We’re now in An Bang Beach. It’s a small fishing village that over the last 3 years has turned into a sweet underdeveloped tourist village. There are several homestays (like our B&B’s) and restaurants. Most of the locals are fishermen or farmers. Tourism is slowly creeping in the last few years. In the next few years this village will be completely different. We had a lot of expats and locals tell us that it has changed and grown in the last couple of years.
The old ways of making a living are slowly being replaced by working in tourism. The younger people are learning to speak English and are making more money working with the tourists then going out fishing, working on the farms, working weaving mats, etc… Also as we know the fish are being depleted from our oceans and seas.
The season has just started for fishing here in An Bang Beach. They will start at 5 am and come back well after dark. Their season lasts 3 or 4 months. The homestay we are staying in is owned and run by a fisherman and his son. They are very good hosts. The wife and daughter are working in Canada and return home once or twice a year. I’m sure that’s where they have got the money to open and build the 2 homestay’s they currently have.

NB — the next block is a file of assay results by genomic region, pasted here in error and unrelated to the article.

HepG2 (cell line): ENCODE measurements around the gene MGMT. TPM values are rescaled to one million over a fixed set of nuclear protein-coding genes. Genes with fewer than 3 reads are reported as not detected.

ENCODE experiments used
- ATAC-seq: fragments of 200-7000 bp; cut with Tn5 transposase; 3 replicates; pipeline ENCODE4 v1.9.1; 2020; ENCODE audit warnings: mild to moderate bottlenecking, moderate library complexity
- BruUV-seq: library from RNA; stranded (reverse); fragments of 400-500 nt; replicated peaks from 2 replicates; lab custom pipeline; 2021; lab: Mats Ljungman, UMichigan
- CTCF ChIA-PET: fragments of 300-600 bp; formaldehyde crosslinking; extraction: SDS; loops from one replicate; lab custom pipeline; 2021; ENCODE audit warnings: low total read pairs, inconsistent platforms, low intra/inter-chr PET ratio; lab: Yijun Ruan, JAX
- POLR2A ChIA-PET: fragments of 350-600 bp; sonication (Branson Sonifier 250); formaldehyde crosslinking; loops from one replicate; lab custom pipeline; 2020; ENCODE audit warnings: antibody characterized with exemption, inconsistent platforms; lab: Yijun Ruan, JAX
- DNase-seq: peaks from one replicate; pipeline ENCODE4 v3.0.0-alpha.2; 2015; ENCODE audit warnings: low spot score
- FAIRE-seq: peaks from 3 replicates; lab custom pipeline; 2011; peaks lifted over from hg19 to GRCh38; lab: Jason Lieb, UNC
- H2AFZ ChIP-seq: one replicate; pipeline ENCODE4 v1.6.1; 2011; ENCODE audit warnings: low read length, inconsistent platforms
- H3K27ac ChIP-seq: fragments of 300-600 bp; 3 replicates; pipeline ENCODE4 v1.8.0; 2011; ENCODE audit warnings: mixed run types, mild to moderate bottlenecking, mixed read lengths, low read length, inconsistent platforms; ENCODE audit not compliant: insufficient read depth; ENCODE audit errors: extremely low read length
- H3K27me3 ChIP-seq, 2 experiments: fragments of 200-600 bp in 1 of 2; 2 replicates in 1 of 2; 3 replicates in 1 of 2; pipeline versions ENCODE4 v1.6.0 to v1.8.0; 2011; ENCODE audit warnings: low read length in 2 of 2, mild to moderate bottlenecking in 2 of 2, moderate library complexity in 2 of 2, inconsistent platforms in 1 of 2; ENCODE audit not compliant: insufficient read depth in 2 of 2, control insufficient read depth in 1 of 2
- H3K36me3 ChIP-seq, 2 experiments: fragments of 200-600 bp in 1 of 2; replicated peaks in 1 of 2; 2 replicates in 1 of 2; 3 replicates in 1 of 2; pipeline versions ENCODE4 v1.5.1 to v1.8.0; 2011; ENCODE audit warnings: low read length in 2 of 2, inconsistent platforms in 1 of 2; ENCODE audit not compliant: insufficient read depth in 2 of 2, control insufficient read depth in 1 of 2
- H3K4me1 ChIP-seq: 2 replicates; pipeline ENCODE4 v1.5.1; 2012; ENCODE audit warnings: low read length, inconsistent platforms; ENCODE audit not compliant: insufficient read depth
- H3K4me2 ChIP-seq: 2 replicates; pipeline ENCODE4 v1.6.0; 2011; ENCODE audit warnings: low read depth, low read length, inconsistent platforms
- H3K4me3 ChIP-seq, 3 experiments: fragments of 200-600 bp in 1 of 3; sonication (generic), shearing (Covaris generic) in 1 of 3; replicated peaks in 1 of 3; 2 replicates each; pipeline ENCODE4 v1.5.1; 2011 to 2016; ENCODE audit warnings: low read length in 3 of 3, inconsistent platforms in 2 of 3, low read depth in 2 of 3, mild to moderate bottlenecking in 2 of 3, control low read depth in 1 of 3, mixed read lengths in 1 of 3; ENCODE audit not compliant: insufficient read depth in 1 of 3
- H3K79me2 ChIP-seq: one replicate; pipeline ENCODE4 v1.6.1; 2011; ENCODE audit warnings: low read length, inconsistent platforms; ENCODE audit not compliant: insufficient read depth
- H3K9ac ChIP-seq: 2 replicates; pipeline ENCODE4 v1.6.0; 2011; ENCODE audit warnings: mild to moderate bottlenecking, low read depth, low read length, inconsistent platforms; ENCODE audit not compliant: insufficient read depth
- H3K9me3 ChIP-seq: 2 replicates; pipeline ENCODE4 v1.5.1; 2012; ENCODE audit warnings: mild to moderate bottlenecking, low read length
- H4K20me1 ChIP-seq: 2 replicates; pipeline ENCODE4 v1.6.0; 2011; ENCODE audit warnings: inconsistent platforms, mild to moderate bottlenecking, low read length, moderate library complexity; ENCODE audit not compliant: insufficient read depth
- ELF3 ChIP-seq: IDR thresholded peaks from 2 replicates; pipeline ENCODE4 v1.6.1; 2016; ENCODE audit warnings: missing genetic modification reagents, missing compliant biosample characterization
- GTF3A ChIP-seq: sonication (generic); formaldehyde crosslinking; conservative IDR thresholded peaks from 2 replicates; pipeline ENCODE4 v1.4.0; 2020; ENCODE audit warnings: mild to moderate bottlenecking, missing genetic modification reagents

It is interesting staying in a smaller village for a while. We will be here a total of 6+ weeks when we leave. I will be writing this over the course of that time. Right now we have been here for 3 weeks.
The village people are slowly getting to know us. There is a lot of waving “hi” and waving “no not now”. The Vietnamese culture is quite aggressive in their approach to selling. Plus add the language barrier and it can get down right insulting sometimes to us. They will yell at you, “come in and buy something” or they will say, “come and have something to help me support my family.” I had one guy get so mad at me because I bought a little necklace off another guy. He was being very childish about it and told me he would never talk to us again. Sigh of relief….. He’s been true to his word. We’ve seen him a couple of times hawking on the beach and he walks by us. Again sigh of relief…..But it’s just a cultural thing and you have to remember that. Just keep waving……..
There are a lot of expats living in the area. Most of the better restaurants, homestays, and villas are owned by Aussie or Englishmen that have married Vietnamese women. It’s an interesting place business wise. Expats can’t own land but can buy it on a 99 year lease. They can buy apartments and condos. But it all changes if your wife is Vietnamese. There’s money to be made on those sandy beaches……or so it appears. We’ve met one guy going it alone. He’s from California and has a Mexican Restaurant he opened the same day we came here. He closed or sold his pizza restaurant in Hoi An and now he’s here at the beach. He’s doing really well. He’s opened at the right time.
The locals tell us the sea calms down starting in April to Sept and the wind changes and comes from the south. It’s a bit further north here so the sea can be rough because the winds come down from Siberia at the other times of the year. People still come year round because it’s 4K from Hoi An. So they’ll take a day trip and some will stay for a day or two.